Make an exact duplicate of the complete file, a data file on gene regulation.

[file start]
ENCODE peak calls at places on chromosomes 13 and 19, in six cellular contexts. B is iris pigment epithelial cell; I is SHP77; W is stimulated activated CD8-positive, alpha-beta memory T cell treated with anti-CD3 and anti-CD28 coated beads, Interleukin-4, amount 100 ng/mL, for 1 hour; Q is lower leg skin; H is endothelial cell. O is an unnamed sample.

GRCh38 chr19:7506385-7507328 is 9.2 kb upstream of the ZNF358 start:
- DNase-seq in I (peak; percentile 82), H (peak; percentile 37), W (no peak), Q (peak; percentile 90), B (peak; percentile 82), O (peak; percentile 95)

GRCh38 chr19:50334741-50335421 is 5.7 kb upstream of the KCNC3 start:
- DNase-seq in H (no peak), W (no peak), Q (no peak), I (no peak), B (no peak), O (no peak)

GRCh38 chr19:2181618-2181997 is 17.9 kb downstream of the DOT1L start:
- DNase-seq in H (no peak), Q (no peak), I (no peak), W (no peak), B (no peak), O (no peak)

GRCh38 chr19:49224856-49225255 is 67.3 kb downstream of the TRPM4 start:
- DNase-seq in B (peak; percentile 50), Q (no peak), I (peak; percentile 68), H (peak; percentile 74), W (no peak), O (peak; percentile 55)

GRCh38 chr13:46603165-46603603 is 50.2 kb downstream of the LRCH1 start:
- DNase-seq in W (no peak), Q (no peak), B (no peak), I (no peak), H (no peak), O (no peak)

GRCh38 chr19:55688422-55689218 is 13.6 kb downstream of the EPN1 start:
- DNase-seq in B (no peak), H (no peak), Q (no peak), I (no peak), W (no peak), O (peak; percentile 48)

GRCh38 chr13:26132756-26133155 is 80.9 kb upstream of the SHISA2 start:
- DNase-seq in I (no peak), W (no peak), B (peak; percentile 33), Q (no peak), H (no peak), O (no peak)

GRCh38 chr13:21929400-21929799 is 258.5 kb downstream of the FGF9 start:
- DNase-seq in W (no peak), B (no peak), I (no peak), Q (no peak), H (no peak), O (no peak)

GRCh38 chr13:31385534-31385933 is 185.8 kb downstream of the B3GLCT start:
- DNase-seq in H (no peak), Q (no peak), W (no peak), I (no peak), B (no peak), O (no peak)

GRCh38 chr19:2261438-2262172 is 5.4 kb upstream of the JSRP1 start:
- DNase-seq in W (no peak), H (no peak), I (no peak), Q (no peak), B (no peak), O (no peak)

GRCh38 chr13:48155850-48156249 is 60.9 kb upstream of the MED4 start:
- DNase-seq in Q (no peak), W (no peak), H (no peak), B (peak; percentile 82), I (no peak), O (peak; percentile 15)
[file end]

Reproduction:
ENCODE peak calls at places on chromosomes 13 and 19, in six cellular contexts. B is iris pigment epithelial cell; I is SHP77; W is stimulated activated CD8-positive, alpha-beta memory T cell treated with anti-CD3 and anti-CD28 coated beads, Interleukin-4, amount 100 ng/mL, for 1 hour; Q is lower leg skin; H is endothelial cell. O is an unnamed sample.

GRCh38 chr19:7506385-7507328 is 9.2 kb upstream of the ZNF358 start:
- DNase-seq in I (peak; percentile 82), H (peak; percentile 37), W (no peak), Q (peak; percentile 90), B (peak; percentile 82), O (peak; percentile 95)

GRCh38 chr19:50334741-50335421 is 5.7 kb upstream of the KCNC3 start:
- DNase-seq in H (no peak), W (no peak), Q (no peak), I (no peak), B (no peak), O (no peak)

GRCh38 chr19:2181618-2181997 is 17.9 kb downstream of the DOT1L start:
- DNase-seq in H (no peak), Q (no peak), I (no peak), W (no peak), B (no peak), O (no peak)

GRCh38 chr19:49224856-49225255 is 67.3 kb downstream of the TRPM4 start:
- DNase-seq in B (peak; percentile 50), Q (no peak), I (peak; percentile 68), H (peak; percentile 74), W (no peak), O (peak; percentile 55)

GRCh38 chr13:46603165-46603603 is 50.2 kb downstream of the LRCH1 start:
- DNase-seq in W (no peak), Q (no peak), B (no peak), I (no peak), H (no peak), O (no peak)

GRCh38 chr19:55688422-55689218 is 13.6 kb downstream of the EPN1 start:
- DNase-seq in B (no peak), H (no peak), Q (no peak), I (no peak), W (no peak), O (peak; percentile 48)

GRCh38 chr13:26132756-26133155 is 80.9 kb upstream of the SHISA2 start:
- DNase-seq in I (no peak), W (no peak), B (peak; percentile 33), Q (no peak), H (no peak), O (no peak)

GRCh38 chr13:21929400-21929799 is 258.5 kb downstream of the FGF9 start:
- DNase-seq in W (no peak), B (no peak), I (no peak), Q (no peak), H (no peak), O (no peak)

GRCh38 chr13:31385534-31385933 is 185.8 kb downstream of the B3GLCT start:
- DNase-seq in H (no peak), Q (no peak), W (no peak), I (no peak), B (no peak), O (no peak)

GRCh38 chr19:2261438-2262172 is 5.4 kb upstream of the JSRP1 start:
- DNase-seq in W (no peak), H (no peak), I (no peak), Q (no peak), B (no peak), O (no peak)

GRCh38 chr13:48155850-48156249 is 60.9 kb upstream of the MED4 start:
- DNase-seq in Q (no peak), W (no peak), H (no peak), B (peak; percentile 82), I (no peak), O (peak; percentile 15)